I believe that all children should be surrounded by books and animals.

Gerald Durrell

If you enjoyed the recent tv series you’ll enjoy the book even more.

Some people take part in 30 days wild during June. With our aforementioned naturalist in the house every day is wild and we are never far from wildlife in one form or another. My daughter has been keen to have a pond for a long time. Our garden is no more than a postage stamp so accommodating a pond has been challenging. we have tried various forms of container pond. The first one was a large terracotta pot painted inside with waterproof paint. It lasted quite well until one particularly cold winter when it froze several inches deep and cracked open. This meant an emergency re homing of her goldfish which miraculously survived. So last year we experimented with submerging a small plastic bucket into the ground. It worked well, survived the winter and before the summer was out we had a resident frog. Recently we found a large plastic half barrel container in a charity shop and hatched a plan for a pond epansion.

After much grumpiness from Daddy about having to dig the hole the new pond looks good and we are looking forward to planting it up. I hope this encourages you all to take a walk on the wild side with a pond however small your garden.

If a pond feels a little ambitious how about capturing the esennce of June and making some strawberry and elderflower jam. Recipe by Lavender and Leeks. I used my own homemade elderflower cordial, the recipe can be found in a previous post.

We have enjoyed some spectacular open gardens in June. I am always so grateful to those who open their garden to the public and never fail to be inspired.Above is a picture from one of my favourite gardens we visited. Aren’t those pots beautiful? What inspired me about this garden was the attention to detail. Every inch of it felt nurtured and carefully considered. Nothing was left ungardened. It certainly got me thinking about my own garden at home. You can find open gardens near you through the National Open Gardens Scheme (NGS). You might just be amazed at what’s on your doorstep.

Thieves

It’s aromatherapy week, how exciting!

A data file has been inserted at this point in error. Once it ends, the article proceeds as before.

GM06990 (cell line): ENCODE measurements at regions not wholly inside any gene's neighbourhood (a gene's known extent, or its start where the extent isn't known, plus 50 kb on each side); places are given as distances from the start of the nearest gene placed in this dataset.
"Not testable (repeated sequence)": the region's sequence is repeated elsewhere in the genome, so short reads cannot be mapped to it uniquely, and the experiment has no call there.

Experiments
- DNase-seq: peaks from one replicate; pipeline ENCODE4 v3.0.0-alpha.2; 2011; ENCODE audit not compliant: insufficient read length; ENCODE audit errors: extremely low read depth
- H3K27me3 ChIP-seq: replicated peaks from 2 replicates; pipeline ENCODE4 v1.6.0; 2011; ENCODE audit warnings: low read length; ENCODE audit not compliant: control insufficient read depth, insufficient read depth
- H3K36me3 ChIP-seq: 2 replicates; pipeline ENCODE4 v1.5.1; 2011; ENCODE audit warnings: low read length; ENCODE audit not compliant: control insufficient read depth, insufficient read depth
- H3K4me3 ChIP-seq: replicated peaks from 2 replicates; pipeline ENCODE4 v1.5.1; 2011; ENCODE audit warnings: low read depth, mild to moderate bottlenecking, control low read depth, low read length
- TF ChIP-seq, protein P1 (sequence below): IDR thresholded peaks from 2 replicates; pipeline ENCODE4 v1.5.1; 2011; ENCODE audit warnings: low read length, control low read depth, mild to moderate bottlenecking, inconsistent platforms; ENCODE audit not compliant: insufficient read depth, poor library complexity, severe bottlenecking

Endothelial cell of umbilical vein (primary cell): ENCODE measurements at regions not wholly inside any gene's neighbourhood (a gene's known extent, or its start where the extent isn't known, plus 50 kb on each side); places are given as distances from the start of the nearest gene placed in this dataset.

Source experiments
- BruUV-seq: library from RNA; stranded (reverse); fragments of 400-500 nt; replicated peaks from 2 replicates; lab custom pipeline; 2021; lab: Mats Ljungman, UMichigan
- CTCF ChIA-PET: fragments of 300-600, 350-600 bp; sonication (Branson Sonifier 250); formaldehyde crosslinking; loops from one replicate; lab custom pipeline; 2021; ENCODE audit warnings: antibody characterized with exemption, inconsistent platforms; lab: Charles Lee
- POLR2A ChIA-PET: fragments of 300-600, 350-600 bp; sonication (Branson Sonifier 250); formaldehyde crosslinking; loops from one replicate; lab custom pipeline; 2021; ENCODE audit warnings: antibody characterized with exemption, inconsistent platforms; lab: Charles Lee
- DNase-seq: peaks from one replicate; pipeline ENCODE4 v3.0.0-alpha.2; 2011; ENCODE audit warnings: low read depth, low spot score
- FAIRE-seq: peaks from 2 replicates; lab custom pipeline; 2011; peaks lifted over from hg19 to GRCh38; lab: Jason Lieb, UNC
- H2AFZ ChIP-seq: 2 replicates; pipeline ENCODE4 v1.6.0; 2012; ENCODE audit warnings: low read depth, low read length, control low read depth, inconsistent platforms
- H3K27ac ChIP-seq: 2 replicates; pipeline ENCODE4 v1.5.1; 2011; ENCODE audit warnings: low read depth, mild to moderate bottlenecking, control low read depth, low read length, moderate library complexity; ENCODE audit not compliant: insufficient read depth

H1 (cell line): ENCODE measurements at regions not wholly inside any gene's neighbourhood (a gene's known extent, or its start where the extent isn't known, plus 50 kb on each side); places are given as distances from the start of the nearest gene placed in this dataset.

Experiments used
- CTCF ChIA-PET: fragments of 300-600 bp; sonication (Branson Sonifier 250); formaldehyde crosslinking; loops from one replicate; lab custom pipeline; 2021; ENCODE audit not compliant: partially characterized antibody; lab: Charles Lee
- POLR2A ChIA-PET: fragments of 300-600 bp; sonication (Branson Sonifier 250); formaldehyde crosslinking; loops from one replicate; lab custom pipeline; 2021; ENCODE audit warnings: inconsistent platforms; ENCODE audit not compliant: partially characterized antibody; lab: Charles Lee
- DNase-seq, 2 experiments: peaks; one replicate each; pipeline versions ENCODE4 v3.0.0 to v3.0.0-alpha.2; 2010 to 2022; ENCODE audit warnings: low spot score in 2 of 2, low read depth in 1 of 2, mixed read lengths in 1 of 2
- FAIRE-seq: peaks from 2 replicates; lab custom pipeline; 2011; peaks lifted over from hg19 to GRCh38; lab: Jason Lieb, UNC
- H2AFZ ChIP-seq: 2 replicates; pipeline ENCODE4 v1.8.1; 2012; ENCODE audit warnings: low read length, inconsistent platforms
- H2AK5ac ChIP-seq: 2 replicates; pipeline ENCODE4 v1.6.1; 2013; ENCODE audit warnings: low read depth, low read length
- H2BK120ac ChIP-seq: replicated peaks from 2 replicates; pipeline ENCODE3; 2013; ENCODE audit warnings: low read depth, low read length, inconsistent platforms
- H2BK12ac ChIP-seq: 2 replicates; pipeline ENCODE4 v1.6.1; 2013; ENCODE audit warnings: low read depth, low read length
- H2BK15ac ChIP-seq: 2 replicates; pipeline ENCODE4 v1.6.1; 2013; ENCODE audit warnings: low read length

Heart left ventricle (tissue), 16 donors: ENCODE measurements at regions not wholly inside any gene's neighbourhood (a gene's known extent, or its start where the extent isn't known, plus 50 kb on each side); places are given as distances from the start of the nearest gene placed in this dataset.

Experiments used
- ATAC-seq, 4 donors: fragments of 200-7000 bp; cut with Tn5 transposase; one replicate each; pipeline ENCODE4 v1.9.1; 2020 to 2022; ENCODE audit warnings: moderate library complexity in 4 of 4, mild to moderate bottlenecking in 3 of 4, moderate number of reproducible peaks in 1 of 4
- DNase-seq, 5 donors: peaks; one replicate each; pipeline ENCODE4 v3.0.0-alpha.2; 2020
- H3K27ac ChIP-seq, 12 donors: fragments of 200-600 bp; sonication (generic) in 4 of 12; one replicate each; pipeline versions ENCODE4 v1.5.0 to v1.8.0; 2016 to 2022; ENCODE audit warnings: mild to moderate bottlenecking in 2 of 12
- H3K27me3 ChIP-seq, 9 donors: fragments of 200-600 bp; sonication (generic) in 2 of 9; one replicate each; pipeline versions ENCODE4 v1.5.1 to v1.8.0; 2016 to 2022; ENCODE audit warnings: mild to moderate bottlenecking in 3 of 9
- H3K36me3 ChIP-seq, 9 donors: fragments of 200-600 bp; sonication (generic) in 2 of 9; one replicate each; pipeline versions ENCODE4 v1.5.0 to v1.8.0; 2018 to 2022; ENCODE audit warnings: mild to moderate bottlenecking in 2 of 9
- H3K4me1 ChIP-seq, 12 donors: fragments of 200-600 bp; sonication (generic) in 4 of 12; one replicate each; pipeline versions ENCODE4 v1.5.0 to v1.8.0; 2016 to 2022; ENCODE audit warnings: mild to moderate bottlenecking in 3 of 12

I thought i’d share with you my very own thieves recipe. But first a little history lesson, indulge me because I find this fascinating.

The story goes that during the 15th century when the plague was endemic throughout Europe. The traid routes through Europe and Asia were closed to try and stop the spread of this awful disease. The wealthy merchants of the time had their livelihood ruined. Four such merchants turned to a life of crime stealing from wealthy plague victims to earn their fortune. Amazingly they never contracted the highly infectious plague and became legendary. The king of the time put out a ransom for their arrest. Upon their eventual arrest he offered them a deal, their secret for their lives.

Lucky for us they took that deal and shared the secret of the spices and herbs they had once traided and now used to protect them from the plauge. The recipe was shared and Dr’s at the time used it in the beaks of their plague masks to protect themselves against infection.

In 1997, Weber State University did a study that found the Thieves essential oil blend to have a 99.96% success rate at killing airborne bacteria.

Weather of not the story is true or just legend history and now science has proven the essential oils in thieves are truly antiseptic, antibacterial and antiviral. They will stimulate the immune system benefit the circulation and respiratory systems. And help protect against disease.

Above is a traditional Thieves recipe. Since I have young children and some of these oils (most noteably eucalyptus) are not safe to use around children I researched alternative and created my own child safe thieves blend*. Which I find brilliantly effective and use (diluted) in the sick room via inhalation and as a ingredient in my homemade cleaning products (see previous posts)

You will need a small coloured glass bottle with a dropper lid or pipette to mix and store your thieves blend in. I used an old bach flower remedy bottle.

To make up my bottle which I have had almost a year now and I’ve used less than half of it you will need

  • 80 drops of clove essential oil
  • 70 drops of lemon essential oil
  • 40 drops of cinnamon essential oil
  • 30 drops of pine essential oil
  • 10 tea tree essential oil

*please do your own research about essential oils before you use them. This is a blend I have designed based on the ages of my own children and the particular circumstances in my own home. Please seek advice from a trained professional if you have any doubts.